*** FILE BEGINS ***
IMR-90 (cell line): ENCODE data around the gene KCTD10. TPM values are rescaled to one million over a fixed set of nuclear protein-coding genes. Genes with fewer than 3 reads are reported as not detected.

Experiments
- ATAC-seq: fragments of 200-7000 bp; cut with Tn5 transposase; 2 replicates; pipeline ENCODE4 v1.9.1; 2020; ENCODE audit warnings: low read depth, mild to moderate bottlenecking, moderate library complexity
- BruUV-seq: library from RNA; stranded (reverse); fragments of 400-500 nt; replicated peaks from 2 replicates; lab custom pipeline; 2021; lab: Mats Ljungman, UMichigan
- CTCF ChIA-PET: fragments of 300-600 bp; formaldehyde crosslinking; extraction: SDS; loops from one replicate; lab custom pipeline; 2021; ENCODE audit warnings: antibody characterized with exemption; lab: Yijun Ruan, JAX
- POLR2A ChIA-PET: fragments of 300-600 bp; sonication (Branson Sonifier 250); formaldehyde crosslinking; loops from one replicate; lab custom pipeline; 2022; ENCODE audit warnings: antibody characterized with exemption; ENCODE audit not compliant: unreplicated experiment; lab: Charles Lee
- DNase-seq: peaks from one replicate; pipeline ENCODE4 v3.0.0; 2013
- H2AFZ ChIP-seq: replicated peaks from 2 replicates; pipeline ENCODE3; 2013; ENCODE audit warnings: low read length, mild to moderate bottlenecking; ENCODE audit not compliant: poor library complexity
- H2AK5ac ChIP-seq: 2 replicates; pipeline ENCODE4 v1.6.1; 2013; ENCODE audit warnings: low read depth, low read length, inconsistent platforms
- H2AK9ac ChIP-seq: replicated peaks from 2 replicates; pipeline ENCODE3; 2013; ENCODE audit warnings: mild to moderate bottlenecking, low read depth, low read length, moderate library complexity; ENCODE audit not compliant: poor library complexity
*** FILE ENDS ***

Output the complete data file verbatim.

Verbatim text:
IMR-90 (cell line): ENCODE data around the gene KCTD10. TPM values are rescaled to one million over a fixed set of nuclear protein-coding genes. Genes with fewer than 3 reads are reported as not detected.

Experiments
- ATAC-seq: fragments of 200-7000 bp; cut with Tn5 transposase; 2 replicates; pipeline ENCODE4 v1.9.1; 2020; ENCODE audit warnings: low read depth, mild to moderate bottlenecking, moderate library complexity
- BruUV-seq: library from RNA; stranded (reverse); fragments of 400-500 nt; replicated peaks from 2 replicates; lab custom pipeline; 2021; lab: Mats Ljungman, UMichigan
- CTCF ChIA-PET: fragments of 300-600 bp; formaldehyde crosslinking; extraction: SDS; loops from one replicate; lab custom pipeline; 2021; ENCODE audit warnings: antibody characterized with exemption; lab: Yijun Ruan, JAX
- POLR2A ChIA-PET: fragments of 300-600 bp; sonication (Branson Sonifier 250); formaldehyde crosslinking; loops from one replicate; lab custom pipeline; 2022; ENCODE audit warnings: antibody characterized with exemption; ENCODE audit not compliant: unreplicated experiment; lab: Charles Lee
- DNase-seq: peaks from one replicate; pipeline ENCODE4 v3.0.0; 2013
- H2AFZ ChIP-seq: replicated peaks from 2 replicates; pipeline ENCODE3; 2013; ENCODE audit warnings: low read length, mild to moderate bottlenecking; ENCODE audit not compliant: poor library complexity
- H2AK5ac ChIP-seq: 2 replicates; pipeline ENCODE4 v1.6.1; 2013; ENCODE audit warnings: low read depth, low read length, inconsistent platforms
- H2AK9ac ChIP-seq: replicated peaks from 2 replicates; pipeline ENCODE3; 2013; ENCODE audit warnings: mild to moderate bottlenecking, low read depth, low read length, moderate library complexity; ENCODE audit not compliant: poor library complexity